The top pair of lines is searches (blue C++, red C#) and the bottom is news references. You can run this on a single thing to track it over time or on a set of things to compare them, whatever works for you. Here's what you might demonstrate with a single term:

http://www.google.com/trends?q=katrina&ctab=0&geo=all&date=all&sort=0

I bet you those blipups are anniversary articles. Anyway, imagine what you can do with this! Have fun!

Kate

Saturday, 15 December 2007 10:25:49 (Eastern Standard Time, UTC-05:00)  #    Comments [0]
# Friday, 14 December 2007

I've mentioned before that sometimes when I search for information about topics that matter to me, the search results frustratingly include mostly things that I wrote. That's annoying when you're trying to learn more! But from time to time that same search turns up things I've forgotten, like this interview from over four years ago with Stephen Ibaraki. He's a good interviewer and it's interesting what the interview covers. People ask me all the time "how can I be a speaker too?" or "what does a Regional Director do, anyway?" There are some answers to those, and some tips about writing, interop, porting a project over to .NET, running small business, and more too. It's pretty cool!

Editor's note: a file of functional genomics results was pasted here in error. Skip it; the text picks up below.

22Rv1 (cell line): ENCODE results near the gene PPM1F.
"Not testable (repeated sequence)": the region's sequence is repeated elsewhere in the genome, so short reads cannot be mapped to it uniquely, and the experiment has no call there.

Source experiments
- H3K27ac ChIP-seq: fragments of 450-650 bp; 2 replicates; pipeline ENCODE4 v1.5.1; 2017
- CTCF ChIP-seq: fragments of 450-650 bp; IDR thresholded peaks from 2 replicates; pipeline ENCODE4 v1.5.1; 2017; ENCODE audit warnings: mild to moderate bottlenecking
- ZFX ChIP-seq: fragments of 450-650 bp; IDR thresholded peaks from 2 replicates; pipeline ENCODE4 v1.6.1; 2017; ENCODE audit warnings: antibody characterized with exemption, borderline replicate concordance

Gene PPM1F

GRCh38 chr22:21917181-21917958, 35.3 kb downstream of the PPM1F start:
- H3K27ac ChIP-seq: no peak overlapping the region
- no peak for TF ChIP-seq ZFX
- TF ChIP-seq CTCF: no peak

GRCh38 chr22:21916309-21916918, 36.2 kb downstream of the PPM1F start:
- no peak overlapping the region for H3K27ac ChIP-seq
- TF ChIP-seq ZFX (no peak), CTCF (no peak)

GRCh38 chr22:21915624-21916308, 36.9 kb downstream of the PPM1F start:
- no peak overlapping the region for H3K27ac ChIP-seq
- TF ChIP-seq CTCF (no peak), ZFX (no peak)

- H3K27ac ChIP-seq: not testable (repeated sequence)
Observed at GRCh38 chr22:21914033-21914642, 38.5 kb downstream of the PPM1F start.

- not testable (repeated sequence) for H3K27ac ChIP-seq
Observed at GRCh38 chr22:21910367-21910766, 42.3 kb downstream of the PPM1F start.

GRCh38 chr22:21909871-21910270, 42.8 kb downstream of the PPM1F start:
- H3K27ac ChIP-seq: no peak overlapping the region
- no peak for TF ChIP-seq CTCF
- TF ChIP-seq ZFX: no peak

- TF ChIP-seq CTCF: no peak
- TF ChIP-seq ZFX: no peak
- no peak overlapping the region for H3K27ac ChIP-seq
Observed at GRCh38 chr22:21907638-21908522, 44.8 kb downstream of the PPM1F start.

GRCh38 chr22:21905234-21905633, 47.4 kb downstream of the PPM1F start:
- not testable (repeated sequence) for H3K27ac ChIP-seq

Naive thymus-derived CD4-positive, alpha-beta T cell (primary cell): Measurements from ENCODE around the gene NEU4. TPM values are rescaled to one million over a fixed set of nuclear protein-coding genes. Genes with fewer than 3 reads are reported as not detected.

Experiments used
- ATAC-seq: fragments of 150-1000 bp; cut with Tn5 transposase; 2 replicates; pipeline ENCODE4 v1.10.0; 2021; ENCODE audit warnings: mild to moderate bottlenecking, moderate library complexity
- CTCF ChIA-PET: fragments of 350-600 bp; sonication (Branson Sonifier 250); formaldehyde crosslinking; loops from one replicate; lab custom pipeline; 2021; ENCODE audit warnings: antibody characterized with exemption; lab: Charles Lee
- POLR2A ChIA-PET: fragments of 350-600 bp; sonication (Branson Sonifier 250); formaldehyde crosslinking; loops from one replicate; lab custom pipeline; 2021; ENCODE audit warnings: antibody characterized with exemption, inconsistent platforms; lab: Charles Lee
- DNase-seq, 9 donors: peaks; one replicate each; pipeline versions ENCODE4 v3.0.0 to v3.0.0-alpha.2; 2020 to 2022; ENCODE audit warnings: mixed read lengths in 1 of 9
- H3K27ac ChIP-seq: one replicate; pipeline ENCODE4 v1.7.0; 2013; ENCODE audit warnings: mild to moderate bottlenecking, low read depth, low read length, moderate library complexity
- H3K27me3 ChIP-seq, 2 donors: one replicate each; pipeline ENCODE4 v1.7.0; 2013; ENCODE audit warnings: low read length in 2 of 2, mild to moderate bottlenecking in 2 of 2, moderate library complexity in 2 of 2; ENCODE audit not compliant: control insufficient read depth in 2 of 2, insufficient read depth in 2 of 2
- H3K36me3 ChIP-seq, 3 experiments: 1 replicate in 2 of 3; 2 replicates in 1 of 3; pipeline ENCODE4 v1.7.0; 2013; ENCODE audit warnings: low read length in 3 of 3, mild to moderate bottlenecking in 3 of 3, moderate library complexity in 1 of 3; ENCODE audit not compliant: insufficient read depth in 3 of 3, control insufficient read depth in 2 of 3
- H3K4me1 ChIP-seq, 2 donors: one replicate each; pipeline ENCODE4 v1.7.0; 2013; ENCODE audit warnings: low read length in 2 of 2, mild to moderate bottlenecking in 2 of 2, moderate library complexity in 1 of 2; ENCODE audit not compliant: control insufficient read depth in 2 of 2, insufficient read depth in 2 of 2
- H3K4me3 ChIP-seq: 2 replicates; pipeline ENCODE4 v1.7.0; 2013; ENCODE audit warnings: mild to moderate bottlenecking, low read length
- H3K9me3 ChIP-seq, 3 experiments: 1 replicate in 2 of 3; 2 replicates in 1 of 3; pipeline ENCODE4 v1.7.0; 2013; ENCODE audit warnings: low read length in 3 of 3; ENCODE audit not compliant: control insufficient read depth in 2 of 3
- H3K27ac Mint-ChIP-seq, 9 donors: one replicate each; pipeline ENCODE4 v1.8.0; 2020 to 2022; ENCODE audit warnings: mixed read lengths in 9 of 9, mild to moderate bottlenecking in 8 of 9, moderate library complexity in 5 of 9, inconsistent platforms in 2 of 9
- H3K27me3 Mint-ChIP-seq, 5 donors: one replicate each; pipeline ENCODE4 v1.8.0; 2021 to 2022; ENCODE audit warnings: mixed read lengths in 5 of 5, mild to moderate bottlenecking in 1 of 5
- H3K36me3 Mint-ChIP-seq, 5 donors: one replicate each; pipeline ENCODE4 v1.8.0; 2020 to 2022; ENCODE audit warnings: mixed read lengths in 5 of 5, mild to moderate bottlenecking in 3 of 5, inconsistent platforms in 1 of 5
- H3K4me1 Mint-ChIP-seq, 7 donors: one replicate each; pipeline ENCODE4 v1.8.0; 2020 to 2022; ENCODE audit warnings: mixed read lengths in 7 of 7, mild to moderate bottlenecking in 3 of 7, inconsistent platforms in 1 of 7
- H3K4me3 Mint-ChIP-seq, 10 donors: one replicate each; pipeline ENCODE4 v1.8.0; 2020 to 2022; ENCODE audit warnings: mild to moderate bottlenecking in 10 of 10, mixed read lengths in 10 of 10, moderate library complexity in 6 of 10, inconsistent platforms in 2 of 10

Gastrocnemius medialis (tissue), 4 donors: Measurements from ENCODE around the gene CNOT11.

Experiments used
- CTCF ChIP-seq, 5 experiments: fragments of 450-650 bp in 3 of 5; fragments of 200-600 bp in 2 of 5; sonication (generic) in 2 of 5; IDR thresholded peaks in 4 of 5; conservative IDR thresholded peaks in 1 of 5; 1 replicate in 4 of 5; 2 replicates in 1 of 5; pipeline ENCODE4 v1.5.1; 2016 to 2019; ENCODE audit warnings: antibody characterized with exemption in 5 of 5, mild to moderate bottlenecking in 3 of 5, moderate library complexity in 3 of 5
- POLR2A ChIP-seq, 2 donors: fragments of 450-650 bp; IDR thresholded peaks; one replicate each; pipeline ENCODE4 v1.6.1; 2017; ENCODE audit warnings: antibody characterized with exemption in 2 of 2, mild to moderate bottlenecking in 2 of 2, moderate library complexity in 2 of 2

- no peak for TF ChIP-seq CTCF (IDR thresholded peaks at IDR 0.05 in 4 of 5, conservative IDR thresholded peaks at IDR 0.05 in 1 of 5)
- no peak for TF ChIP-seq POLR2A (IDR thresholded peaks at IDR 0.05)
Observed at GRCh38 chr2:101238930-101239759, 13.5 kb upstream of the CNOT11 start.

Kate

Friday, 14 December 2007 09:13:53 (Eastern Standard Time, UTC-05:00)  #    Comments [1]
# Thursday, 13 December 2007

In Barcelona I was lucky enough to meet Lynn Langit who told me about a number of important initiatives she's working on. I mean how can you resist "we're saving lives with Visual Studio Team Systems" as an elevator pitch? She means it, too. Lynn also does geekSpeak webcasts - no slides, no detailed agenda, just show the people something, wait for a question, show them the answer to the question, repeat for an hour. It sounds like terrific fun and I watched a few to make sure it would be, then I said yes, I would do one.

MSDN Webcast: MSDN geekSpeak: The Windows Vista Bridge for .NET Programmers (Level 300) 

Event ID: 1032362711

Language(s): English.
Product(s): .NET.
Audience(s): Developer.
Duration: 60 Minutes
Start Date:
Wednesday, January 16, 2008 12:00 PM Pacific Time (US & Canada)

Event Overview

In this installment of geekSpeak, Kate Gregory, C++ expert, unravels the mystery of the "Windows Vista Bridge." This webcast has little or no C++ content and is aimed at Microsoft Visual Basic and Visual C# programmers who want to access cool Windows Vista stuff without the C++/CLI approach. If you have a question or comment you would like us to address during the webcast, visit the geekSpeak blog and submit it now.

Presenters: Kate Gregory, Regional Director, Gregory Consulting

Register now! Ask questions in advance on the geekSpeak blog!

Kate

Thursday, 13 December 2007 09:01:01 (Eastern Standard Time, UTC-05:00)  #    Comments [1]
# Wednesday, 12 December 2007

Recently Eileen Crain, who used to manage the RDs, linked to a video we made "way back when" to try to explain the program. It's kind of a hard program to explain, but you might like seeing some of us try.

Kate

Wednesday, 12 December 2007 11:23:45 (Eastern Standard Time, UTC-05:00)  #    Comments [0]